18Therefore he said, “What is the kingdom of God like, and to what shall I compare it? 19It is like a mustard seed that a man took and#*Here “and” is supplied because the previous participle (“took”) has been translated as a finite verb sowed in his own garden, and it grew and became a tree, and the birds of the sky nested in its branches.”
The Parable of the Yeast
20And again he said, “To what shall I compare the kingdom of God? 21It is like yeast that a woman took and#*Here “and” is supplied because the previous participle (“took”) has been translated as a finite verb hid in#Some manuscripts have “put into” three measures of wheat flour until the whole batch was leavened.”
The Narrow Door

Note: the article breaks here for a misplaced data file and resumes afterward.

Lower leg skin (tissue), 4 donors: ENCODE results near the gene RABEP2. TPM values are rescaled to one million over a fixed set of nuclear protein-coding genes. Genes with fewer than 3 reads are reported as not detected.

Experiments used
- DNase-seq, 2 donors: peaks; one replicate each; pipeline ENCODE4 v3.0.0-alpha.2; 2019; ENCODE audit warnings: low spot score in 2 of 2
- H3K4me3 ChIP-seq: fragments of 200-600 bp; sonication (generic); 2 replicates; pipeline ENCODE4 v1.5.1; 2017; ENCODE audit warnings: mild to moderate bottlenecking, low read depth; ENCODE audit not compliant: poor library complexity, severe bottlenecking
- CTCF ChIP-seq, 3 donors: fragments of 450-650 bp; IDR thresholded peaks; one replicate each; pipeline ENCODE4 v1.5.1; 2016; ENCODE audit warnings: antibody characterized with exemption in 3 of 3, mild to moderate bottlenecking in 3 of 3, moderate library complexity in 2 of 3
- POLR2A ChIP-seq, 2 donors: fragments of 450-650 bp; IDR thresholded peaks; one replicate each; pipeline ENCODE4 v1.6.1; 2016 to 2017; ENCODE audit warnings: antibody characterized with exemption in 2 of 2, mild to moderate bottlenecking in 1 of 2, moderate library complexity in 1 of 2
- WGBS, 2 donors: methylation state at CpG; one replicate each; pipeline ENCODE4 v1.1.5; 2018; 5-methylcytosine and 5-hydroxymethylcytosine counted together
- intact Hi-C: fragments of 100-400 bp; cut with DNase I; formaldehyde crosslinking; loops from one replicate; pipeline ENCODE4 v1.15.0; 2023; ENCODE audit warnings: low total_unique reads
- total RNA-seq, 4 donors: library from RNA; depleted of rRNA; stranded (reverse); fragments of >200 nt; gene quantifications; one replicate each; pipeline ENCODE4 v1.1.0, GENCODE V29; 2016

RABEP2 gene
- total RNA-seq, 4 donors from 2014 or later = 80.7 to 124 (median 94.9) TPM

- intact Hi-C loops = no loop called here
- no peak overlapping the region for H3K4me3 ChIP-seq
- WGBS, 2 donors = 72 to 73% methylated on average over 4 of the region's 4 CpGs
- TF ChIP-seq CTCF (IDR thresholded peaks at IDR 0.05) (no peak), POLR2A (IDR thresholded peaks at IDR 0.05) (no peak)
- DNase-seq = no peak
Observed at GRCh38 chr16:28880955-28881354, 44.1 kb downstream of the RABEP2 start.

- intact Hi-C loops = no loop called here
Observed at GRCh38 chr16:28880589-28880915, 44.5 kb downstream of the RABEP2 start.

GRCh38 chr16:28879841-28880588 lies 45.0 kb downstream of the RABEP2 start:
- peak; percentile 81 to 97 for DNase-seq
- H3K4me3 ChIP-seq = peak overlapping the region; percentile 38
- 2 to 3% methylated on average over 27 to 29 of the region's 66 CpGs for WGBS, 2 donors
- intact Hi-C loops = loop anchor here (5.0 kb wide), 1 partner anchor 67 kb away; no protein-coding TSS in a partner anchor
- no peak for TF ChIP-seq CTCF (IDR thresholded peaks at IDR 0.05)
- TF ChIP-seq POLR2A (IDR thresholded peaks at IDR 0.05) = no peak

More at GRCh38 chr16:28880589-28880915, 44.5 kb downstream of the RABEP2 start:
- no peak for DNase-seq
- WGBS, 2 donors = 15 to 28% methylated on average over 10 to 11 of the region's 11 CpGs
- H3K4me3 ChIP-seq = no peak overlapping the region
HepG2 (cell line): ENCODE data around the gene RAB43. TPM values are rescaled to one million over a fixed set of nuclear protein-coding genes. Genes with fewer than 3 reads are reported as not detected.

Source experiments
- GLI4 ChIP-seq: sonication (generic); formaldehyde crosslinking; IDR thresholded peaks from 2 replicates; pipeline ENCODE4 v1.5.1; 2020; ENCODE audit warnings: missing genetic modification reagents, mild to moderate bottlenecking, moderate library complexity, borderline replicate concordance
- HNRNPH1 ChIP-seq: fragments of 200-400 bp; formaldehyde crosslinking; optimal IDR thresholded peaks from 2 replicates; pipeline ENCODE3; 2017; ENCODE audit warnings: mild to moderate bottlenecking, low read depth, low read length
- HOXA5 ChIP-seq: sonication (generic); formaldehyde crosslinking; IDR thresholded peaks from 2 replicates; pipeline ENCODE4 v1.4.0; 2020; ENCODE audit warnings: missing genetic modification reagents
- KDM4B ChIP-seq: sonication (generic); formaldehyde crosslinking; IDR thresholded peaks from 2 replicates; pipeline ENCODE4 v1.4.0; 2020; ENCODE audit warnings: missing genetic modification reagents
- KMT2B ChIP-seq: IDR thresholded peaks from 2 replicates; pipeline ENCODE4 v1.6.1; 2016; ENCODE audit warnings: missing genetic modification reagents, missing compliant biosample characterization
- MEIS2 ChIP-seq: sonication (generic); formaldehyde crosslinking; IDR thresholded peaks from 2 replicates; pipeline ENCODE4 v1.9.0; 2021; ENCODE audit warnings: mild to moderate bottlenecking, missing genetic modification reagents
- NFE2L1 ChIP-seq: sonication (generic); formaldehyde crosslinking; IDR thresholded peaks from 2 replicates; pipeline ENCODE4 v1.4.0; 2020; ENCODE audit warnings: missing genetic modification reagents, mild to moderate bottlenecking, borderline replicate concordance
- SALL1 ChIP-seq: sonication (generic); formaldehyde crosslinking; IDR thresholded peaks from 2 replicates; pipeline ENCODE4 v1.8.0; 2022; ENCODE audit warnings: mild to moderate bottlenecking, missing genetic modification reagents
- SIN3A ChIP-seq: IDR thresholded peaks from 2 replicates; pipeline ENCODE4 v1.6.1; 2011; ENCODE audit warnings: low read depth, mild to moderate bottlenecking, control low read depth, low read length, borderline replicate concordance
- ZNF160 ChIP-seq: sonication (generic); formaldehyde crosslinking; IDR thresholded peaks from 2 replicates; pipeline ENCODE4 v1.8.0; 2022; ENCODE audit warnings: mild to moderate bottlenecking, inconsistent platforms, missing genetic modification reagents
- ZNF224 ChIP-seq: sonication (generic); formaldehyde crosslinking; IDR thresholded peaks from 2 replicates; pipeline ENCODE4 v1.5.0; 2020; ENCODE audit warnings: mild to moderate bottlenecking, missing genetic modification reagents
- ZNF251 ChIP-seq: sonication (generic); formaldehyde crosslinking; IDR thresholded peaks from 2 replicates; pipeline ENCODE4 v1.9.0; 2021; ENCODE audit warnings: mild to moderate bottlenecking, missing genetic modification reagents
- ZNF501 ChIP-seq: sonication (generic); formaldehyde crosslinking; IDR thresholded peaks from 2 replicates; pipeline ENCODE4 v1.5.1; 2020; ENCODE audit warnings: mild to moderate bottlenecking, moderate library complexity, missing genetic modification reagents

22And he was going throughout towns and villages, teaching and making his journey toward Jerusalem. 23And someone said to him, “Lord, are there only#Literally “if” a few who are saved?” And he said to them, 24“Make every effort to enter through the narrow door, because many, I tell you, will seek to enter and will not be able to, 25when once the master of the house has gotten up and shut the door, and you begin to stand outside and knock on the door, saying, ‘Lord, open the door#*Here the direct object is supplied from context in the English translation for us!’ And he will answer and#*Here “and” is supplied because the previous participle (“answer”) has been translated as a finite verb say to you, ‘I do not know where you are from!’ 26Then you will begin to say, ‘We ate and drank in your presence, and you taught in our streets!’ 27And he will reply, saying to you, ‘I do not know where you are from! Go away from me, all you evildoers!’#Literally “workers of unrighteousness” 28In that place there will be weeping and gnashing of teeth, when you see Abraham and Isaac and Jacob and all the prophets in the kingdom of God, but yourselves thrown outside! 29And they will come from east and west, and from north and south, and will recline at the table in the kingdom of God. 30And behold, some are last who will be first, and some are first who will be last.”